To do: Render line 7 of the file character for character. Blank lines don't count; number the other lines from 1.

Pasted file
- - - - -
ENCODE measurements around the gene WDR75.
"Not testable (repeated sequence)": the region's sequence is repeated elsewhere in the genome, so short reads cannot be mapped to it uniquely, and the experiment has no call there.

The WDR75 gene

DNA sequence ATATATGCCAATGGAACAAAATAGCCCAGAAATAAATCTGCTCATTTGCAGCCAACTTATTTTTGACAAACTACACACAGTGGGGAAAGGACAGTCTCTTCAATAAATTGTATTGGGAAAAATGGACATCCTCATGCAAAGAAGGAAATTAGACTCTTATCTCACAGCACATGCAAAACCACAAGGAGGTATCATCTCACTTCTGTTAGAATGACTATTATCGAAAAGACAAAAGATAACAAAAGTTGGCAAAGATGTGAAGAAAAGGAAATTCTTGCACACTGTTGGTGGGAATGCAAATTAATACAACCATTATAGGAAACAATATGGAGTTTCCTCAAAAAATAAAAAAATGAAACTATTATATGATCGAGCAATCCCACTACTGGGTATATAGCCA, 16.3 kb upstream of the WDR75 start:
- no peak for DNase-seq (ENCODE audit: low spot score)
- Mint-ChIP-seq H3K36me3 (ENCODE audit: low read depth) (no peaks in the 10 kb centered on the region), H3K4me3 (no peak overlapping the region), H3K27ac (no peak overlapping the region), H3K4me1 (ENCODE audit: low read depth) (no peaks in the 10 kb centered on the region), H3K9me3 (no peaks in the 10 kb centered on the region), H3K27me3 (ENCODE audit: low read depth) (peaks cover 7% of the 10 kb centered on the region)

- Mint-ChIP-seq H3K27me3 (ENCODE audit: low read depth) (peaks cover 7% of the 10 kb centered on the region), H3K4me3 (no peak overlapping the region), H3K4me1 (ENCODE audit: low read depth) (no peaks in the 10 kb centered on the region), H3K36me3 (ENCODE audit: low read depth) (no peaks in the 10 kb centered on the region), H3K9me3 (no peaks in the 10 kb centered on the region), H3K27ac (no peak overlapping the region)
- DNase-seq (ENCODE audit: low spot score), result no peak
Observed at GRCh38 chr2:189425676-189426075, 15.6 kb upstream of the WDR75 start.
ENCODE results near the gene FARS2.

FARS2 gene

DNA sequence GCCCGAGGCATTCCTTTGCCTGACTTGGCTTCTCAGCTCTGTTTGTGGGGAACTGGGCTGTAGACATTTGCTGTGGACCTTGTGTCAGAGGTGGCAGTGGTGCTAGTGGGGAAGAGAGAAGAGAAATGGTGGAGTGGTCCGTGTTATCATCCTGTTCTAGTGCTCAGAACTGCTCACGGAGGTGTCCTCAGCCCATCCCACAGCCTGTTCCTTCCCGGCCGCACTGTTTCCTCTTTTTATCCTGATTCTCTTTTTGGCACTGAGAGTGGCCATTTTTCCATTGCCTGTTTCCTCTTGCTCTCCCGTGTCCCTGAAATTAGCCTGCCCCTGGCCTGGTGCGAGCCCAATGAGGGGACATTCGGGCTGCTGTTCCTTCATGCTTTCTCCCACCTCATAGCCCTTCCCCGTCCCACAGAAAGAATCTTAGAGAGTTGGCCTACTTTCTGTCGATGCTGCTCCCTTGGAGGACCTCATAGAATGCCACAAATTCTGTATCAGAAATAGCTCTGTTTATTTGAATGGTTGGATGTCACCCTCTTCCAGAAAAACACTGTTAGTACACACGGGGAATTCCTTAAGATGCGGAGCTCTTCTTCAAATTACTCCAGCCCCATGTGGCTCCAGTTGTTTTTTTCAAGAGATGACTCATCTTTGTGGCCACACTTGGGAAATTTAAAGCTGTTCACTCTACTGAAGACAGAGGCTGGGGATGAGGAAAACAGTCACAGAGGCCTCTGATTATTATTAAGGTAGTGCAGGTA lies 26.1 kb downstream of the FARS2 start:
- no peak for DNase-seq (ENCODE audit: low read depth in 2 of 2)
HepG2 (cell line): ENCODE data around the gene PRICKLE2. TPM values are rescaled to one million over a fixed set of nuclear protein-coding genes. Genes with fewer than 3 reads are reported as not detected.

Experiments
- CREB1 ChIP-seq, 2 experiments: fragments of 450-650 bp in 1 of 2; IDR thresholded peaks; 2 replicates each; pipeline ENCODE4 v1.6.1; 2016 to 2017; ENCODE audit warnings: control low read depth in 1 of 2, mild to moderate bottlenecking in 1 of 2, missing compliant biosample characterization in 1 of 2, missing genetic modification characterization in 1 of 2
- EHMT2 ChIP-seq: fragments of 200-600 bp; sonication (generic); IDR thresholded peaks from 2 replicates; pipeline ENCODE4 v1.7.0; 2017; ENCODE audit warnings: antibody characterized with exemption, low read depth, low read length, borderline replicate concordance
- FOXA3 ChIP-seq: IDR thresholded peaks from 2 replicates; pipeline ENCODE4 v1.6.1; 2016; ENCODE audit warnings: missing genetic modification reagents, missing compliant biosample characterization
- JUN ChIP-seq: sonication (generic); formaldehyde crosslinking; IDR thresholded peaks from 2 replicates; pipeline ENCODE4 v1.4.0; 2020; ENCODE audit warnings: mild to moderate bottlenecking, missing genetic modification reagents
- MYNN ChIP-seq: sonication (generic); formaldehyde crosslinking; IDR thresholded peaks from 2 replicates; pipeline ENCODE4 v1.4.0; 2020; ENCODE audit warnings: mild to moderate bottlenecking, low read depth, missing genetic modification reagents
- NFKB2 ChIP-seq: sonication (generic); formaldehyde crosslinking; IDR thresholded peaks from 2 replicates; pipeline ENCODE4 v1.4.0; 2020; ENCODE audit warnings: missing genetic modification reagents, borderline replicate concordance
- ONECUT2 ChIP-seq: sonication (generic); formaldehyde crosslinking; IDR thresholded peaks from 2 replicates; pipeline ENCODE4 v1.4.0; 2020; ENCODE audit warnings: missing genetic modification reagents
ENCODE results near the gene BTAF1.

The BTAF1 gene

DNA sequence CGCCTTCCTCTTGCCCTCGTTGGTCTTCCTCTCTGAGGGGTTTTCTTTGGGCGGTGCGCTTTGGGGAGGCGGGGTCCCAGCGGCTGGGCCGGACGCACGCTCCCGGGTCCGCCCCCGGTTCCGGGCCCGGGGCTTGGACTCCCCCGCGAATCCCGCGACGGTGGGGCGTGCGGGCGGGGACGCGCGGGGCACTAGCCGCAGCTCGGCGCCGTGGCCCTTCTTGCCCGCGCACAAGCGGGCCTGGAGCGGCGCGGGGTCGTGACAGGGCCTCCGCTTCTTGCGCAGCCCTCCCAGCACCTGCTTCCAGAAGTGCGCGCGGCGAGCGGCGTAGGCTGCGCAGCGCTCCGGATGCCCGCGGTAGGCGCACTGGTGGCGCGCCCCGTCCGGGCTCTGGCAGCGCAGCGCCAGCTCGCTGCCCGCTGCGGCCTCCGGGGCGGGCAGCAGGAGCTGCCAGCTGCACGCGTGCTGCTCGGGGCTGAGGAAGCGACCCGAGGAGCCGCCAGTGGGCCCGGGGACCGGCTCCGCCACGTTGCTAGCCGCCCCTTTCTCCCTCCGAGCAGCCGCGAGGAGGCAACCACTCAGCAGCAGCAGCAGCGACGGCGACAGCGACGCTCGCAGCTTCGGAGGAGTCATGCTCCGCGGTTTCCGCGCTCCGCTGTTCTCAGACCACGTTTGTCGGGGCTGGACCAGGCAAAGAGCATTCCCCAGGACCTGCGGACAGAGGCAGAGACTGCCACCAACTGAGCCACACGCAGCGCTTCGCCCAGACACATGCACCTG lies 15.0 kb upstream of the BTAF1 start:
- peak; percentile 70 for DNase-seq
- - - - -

- Mint-ChIP-seq H3K27me3 (ENCODE audit: low read depth) (peaks cover 7% of the 10 kb centered on the region), H3K4me3 (no peak overlapping the region), H3K4me1 (ENCODE audit: low read depth) (no peaks in the 10 kb centered on the region), H3K36me3 (ENCODE audit: low read depth) (no peaks in the 10 kb centered on the region), H3K9me3 (no peaks in the 10 kb centered on the region), H3K27ac (no peak overlapping the region)